With online customer services, the consumer can be made to feel like an important person with some stake in the company and a personal tie to a flesh-and-blood representative. The fact that this can be accomplished with minimum effort on your company's part is a large part of the reason why social media services should be pursued if they haven't been already. Taking suggestions from an already engaged customer base can be a constructive way to build on existing enthusiasm.
Part of the reason outside solutions might be even more desirable is that even popular platforms like Twitter are certain to go through changes: contracting with specialists who know this and are able to help with transitions can help temporarily unfamiliar territory become a business' area of expertise.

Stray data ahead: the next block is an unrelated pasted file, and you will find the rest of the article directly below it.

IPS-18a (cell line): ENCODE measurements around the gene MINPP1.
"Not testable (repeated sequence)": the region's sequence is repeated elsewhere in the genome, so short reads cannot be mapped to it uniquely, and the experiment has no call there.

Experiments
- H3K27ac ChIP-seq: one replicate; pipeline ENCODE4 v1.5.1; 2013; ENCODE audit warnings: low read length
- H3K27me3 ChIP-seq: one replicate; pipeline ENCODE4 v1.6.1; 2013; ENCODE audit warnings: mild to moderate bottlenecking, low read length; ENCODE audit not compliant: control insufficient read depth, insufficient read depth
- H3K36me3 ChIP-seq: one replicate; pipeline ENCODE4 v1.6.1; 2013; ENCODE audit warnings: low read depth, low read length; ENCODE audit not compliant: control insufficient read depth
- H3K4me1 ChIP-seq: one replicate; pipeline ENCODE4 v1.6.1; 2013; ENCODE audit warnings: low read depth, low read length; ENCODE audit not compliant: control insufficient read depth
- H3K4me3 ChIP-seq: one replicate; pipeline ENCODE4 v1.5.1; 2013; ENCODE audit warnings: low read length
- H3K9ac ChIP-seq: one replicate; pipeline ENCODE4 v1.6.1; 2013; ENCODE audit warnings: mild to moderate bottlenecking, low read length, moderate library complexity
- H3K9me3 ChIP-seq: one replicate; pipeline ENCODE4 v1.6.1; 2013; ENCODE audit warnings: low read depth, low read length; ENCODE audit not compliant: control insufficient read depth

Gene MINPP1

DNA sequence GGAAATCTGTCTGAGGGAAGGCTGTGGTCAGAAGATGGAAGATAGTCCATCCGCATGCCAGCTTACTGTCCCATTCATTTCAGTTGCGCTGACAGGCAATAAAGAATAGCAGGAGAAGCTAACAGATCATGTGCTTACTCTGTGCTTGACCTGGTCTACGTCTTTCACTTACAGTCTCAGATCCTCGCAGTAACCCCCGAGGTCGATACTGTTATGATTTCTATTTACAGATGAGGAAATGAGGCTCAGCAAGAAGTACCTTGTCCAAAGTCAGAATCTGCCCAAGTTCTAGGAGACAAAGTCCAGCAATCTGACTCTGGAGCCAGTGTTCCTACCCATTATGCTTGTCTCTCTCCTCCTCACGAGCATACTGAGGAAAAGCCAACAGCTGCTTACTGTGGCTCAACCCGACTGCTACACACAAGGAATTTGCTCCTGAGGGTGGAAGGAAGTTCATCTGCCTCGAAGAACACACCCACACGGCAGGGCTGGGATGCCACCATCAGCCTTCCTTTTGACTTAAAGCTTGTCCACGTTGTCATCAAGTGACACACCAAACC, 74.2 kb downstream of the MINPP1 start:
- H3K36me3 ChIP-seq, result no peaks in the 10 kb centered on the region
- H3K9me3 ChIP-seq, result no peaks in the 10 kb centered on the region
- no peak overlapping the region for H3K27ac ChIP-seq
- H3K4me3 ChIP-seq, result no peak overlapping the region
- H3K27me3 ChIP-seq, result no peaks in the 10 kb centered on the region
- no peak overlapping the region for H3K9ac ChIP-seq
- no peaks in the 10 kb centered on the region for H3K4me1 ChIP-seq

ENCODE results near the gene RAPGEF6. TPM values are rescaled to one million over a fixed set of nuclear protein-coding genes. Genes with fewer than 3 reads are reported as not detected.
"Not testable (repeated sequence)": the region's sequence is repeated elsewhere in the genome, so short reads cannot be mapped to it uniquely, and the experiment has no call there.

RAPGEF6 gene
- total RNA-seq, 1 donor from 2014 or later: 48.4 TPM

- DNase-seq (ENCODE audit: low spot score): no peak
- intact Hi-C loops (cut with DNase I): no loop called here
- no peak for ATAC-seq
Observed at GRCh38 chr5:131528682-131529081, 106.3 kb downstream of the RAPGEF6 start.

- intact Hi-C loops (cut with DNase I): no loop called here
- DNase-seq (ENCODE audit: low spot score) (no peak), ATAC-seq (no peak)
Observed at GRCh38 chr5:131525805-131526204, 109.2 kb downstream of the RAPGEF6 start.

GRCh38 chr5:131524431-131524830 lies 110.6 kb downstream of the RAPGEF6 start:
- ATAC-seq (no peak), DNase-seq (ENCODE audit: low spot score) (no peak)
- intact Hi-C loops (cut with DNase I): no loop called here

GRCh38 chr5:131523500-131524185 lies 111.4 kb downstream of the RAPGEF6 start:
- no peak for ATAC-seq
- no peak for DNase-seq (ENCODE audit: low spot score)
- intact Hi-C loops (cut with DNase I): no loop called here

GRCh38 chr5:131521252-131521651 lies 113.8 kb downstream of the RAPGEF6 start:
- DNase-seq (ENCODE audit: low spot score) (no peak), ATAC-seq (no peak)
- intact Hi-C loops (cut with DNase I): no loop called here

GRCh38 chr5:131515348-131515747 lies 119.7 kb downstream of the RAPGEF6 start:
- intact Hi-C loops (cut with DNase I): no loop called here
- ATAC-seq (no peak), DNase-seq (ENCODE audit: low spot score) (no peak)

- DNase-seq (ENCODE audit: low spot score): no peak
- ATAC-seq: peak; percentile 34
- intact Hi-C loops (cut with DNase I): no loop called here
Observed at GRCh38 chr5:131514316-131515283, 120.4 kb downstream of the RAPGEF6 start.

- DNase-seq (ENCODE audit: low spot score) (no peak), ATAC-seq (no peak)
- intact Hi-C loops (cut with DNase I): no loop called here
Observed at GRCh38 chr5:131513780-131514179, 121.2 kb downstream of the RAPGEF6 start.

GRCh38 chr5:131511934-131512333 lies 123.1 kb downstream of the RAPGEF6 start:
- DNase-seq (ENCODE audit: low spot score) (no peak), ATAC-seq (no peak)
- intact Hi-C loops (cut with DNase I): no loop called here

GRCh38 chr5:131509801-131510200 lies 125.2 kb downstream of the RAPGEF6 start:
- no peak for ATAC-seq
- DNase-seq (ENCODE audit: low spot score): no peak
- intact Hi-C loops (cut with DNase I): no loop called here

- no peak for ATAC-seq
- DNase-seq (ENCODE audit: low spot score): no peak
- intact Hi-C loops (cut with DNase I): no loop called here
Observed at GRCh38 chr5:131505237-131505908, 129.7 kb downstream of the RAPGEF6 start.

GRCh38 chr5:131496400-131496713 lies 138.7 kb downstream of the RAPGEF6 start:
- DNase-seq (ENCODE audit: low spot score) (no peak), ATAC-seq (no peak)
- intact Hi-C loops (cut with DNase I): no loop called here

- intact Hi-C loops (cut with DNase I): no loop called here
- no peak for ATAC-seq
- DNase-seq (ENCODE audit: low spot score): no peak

A story in Slate has chronicled the new alterations brought to tweeters that allows interactions between different parties to be visually connected to make for easy reference among users. While users have been recorded speaking out against this feature, Slate author Will Oremus points out that this could provide greater context to interactions. This could have some benefits for customer service managers as well.
"Suddenly conversations between people you follow are the centerpiece of your timeline, taking aesthetic precedence over the one-liners by virtue of those blue festoons," Oremus writes. "And it feels like you're welcome to join in."
Tools like this might allow mobile messaging services to better organize discussions online with customers and, perhaps in the future, eliminate entirely the presence of automated "bot" responses by making it easy enough for live operators to take action themselves.